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Day: April 4, 2024

Infrastructure as Code in GitHub

I have a new video:

In this video, we look at how to perform Infrastructure as Code in GitHub. We take a Bicep script and generate new Azure resources using it and GitHub Actions.

The video includes a very brief primer on Azure Resource Manager (ARM) and Bicep, and then gets into how you can use GitHub Actions to keep your Azure resources configured the way you expect.

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Building a Powershell Transcript

Rod Edwards saves the transcript:

I have a love for Powershell, it makes my life as a SQL Server tech so much easier when I have to either treat my instances as a herd cattle, rather than separate bovine entities, or have them interact with other technologies as part of a larger task… ie… play with the other farm animals if you will.

Enough of the animal metaphors.

We write Powershell, we run powershell, we swear when our powershell does not do what we would like it to. To this end, we need to log the output somewhere, particularly when our scripts are not going to be run interactively so outputting to the screen becomes pointless.

Click through for a depiction (sans farm animals) of how transcripts can be useful and how you can create one.

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Working with Query Store Hints

Etienne Lopes shares some thoughts around a new feature in SQL Server 2022:

Last December I got lucky since after upgrading from SQL Server 2012 to 2022, one of my clients had a process running in a particular database that went from around 10 minutes to around 10 hours!

You might be thinking: “It got 60 times worse, where’s the luck in that?”

Well, it presented me with a great opportunity to try a new feature in SQL Server 2022 called “Query Store Hints” (in a real production environment) and confirm the fabulous results that can be obtained by using it, with no effort at all. I thought it could be worth to share this experience and that’s what I’ll present in this post 

Click through for more details on the problem and solution.

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Row-Level Security in Postgres

Craig Kerstiens implements row-level security:

Row-level security (RLS) in Postgres is a feature that allows you to control which rows a user is allowed to access in a particular table. It enables you to define security policies at the row level based on certain conditions, such as user roles or specific attributes in the data. Most commonly this is used to limit access based on the database user connecting, but it can also be handy to ensure data safety for multi-tenant applications.

Read on to see how you can implement it. It’s pretty similar to the way we do it in SQL Server, though SQL Server has a few parts of policy evaluation that are more explicit versus putting the execution function code itself in a USING clause.

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Thoughts on Copilot in Fabric

Marc Lelijveld notes a pattern:

Lately it’s copilot before and after in all Microsoft communications and announcements. Also, during the Fabric Community Conference in Las Vegas where I was last week, it was hard to keep count of the number of times copilot was mentioned. Next to Microsoft communications, everyday conversations with customers and colleagues include copilots everywhere too. Which is fine, as long as we manage to keep things in perspective.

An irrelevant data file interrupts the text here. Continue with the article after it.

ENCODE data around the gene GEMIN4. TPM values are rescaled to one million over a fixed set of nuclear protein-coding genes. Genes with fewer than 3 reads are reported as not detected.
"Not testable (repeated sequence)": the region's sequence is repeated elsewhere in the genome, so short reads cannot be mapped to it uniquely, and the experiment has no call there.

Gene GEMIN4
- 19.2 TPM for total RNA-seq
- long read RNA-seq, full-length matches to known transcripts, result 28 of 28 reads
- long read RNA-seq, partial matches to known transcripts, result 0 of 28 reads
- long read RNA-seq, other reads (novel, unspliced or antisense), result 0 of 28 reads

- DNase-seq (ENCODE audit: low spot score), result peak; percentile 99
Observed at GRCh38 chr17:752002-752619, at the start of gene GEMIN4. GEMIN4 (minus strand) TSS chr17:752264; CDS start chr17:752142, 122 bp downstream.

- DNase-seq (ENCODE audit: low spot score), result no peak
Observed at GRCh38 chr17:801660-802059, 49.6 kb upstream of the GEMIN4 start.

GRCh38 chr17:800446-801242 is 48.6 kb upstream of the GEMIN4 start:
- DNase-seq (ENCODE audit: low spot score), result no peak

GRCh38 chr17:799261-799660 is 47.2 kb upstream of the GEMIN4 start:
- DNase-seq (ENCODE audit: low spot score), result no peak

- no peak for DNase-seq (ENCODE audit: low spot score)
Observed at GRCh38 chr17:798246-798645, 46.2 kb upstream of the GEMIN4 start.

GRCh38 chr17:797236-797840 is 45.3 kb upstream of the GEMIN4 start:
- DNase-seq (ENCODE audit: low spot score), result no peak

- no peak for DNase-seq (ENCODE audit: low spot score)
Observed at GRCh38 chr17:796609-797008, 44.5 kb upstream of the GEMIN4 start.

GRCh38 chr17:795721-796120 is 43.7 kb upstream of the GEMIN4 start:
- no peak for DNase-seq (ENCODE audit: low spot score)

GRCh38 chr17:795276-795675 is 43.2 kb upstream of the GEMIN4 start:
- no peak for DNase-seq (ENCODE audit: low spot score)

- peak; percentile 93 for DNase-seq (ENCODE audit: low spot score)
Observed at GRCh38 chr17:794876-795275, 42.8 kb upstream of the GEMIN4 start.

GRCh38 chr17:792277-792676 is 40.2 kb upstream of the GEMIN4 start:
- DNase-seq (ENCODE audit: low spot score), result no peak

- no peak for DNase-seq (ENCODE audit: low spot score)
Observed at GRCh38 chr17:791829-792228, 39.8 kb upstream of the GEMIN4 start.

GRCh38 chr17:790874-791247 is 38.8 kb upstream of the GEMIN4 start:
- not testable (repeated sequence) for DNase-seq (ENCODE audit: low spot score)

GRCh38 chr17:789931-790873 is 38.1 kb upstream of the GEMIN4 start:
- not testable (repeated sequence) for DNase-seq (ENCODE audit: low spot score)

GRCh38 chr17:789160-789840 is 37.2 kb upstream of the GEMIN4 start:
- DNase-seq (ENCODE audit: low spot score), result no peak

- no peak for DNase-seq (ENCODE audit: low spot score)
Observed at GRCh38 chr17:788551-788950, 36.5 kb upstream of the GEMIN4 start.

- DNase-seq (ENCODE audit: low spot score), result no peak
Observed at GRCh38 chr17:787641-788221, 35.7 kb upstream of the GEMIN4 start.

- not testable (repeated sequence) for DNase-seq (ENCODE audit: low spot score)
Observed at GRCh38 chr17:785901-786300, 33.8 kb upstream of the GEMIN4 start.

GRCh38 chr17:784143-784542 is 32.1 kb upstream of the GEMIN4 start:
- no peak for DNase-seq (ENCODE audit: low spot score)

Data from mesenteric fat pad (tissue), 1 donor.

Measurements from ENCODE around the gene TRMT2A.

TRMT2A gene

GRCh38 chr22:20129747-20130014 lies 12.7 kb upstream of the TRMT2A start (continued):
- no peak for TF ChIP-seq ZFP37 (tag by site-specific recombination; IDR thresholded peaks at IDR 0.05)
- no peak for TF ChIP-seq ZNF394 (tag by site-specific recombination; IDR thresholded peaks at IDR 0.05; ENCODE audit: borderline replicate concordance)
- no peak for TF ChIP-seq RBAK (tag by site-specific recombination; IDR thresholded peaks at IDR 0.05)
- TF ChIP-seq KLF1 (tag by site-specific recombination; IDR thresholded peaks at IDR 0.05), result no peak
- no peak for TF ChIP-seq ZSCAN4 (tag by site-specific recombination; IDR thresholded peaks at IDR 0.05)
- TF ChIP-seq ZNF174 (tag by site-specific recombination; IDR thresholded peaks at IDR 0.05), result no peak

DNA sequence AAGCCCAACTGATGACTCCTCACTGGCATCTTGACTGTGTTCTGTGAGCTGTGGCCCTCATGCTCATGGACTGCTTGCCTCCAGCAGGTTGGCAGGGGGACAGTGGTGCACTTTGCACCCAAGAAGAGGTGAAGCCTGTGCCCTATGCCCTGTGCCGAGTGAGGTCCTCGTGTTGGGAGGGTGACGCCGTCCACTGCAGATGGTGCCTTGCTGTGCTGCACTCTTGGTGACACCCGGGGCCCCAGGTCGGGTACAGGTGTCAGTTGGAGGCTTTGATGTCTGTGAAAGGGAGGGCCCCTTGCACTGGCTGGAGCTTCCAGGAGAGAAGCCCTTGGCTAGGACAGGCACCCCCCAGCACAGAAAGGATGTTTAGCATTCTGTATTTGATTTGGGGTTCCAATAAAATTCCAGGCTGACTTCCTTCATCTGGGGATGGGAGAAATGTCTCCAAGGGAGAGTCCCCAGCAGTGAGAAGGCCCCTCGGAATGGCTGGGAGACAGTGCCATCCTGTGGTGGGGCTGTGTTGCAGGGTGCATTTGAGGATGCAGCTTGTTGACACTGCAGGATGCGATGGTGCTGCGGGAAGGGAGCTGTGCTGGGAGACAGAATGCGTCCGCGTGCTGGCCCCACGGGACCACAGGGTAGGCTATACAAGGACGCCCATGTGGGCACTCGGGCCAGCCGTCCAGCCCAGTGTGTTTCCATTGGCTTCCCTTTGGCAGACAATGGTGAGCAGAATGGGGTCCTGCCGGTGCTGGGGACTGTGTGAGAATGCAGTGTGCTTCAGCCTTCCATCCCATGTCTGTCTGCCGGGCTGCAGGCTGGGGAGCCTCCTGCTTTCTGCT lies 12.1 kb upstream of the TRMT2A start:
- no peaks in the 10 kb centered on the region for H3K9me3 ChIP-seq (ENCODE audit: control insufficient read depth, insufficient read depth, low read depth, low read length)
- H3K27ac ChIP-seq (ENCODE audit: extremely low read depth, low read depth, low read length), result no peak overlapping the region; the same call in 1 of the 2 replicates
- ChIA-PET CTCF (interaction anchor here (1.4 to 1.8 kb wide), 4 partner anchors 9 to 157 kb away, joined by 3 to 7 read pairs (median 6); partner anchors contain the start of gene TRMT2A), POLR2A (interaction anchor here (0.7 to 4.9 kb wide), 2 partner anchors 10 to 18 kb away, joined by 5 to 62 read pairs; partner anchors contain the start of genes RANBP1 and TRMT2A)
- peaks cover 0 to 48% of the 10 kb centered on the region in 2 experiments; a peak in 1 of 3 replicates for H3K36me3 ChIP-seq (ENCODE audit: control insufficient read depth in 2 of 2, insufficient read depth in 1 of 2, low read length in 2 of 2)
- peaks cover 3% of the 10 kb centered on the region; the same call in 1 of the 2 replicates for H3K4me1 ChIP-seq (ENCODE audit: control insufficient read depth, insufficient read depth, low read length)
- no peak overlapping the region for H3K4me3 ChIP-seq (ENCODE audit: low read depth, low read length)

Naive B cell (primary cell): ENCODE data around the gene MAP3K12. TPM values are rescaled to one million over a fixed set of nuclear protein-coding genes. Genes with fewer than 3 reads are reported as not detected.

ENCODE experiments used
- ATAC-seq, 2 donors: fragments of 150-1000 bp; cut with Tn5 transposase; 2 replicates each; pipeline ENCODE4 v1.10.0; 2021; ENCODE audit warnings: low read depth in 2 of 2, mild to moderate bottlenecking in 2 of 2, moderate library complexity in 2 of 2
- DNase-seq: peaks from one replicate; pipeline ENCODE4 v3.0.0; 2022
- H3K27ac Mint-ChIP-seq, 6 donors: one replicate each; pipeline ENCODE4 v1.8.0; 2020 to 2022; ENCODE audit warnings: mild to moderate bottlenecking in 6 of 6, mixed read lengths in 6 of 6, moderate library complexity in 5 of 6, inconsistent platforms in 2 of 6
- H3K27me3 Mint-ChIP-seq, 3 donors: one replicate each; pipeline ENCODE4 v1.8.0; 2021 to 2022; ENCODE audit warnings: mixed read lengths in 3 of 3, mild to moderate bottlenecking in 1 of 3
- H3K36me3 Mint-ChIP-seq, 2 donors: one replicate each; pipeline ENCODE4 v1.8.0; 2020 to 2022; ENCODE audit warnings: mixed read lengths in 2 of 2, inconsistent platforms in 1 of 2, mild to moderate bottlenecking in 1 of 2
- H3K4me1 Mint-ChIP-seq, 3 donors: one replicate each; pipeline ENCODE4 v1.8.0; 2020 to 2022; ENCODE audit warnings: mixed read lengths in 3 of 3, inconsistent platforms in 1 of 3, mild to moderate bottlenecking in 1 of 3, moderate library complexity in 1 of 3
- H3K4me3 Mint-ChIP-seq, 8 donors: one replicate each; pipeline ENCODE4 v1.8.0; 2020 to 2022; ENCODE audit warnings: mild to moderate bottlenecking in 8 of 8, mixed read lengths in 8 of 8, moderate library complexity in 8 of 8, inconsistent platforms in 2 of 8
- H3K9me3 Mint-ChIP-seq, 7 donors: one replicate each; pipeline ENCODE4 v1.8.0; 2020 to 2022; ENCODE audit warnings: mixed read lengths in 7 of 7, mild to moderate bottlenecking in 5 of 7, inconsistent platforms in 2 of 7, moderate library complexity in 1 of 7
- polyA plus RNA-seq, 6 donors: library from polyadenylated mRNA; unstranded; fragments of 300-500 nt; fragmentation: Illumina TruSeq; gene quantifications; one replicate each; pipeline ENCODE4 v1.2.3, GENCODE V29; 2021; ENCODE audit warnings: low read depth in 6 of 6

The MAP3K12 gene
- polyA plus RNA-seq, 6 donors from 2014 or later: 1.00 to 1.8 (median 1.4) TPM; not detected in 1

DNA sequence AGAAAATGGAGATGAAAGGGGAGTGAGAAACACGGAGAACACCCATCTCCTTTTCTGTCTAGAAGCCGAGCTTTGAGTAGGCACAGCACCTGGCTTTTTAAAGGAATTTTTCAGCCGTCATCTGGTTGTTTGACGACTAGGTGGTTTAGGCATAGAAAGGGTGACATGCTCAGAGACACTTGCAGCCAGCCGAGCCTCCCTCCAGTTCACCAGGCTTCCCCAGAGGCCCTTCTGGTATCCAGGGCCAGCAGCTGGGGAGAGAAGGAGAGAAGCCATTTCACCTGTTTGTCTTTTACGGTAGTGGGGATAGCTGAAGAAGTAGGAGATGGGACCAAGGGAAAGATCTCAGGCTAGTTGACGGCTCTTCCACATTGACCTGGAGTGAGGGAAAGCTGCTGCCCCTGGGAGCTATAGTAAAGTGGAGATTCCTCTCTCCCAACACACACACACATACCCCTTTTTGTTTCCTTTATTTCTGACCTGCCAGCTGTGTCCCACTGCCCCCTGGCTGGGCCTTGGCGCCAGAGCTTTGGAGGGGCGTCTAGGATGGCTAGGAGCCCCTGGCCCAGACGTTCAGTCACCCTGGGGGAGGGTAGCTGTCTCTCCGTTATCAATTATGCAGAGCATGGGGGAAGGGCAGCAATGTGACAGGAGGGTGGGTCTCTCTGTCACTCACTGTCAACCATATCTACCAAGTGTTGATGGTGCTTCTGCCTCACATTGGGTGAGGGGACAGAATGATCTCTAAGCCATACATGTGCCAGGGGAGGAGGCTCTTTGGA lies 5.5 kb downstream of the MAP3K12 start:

In this blog I will further elaborate on my experiences with copilot, where I experienced it as a useful addition to my day-to-day job and also where we should be careful. And no, this is not a rant on copilot, but just sharing my vision and everyday experience when talking about copilot to my customers.

I appreciate Marc’s grounding here. There’s a huge amount of hype around the various copilots, but after the initial demos, there’s a good bit less utility than meets the eye at present.

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Switching a Git Commit to another Branch

Olivier Van Steenlandt fixes an oopsie-doodle:

In the past couple of months, I’ve been doing a lot of different things at the same time. Because of that, it is no exception that I have quite some branches for my Database Projects that I’m working on simultaneously.

Because of this, another issue arises as well, it happens now and then that I’m committing my changes to the wrong branch. Luckily for me, I’m making this mistake by committing directly to my development branch, where the change needs to be done in the end anyway.

Nevertheless, I need to get my change into my feature branch as well. In this data recipe, I will be guiding you through the process.

Click through to see how. If you’re using a GUI like GitHub Desktop or Sourcetree, there are also ways of doing this within the UI.

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Imputing Future Values with Power BI

Joseph Yeates makes a forecast:

I recently had a requirement for a Power BI report to generate a forecast. The report data model consisted of daily amount information, which was aggregated and summarized in the report for monthly totals.

The data was current year to date, but for the remaining months in the year rather than displaying no data, the users wanted to impute the average for all of the previous months that did have data.

Granted, this doesn’t do anything fancy like factoring in seasonality or periodicity, but it is easy to put together.

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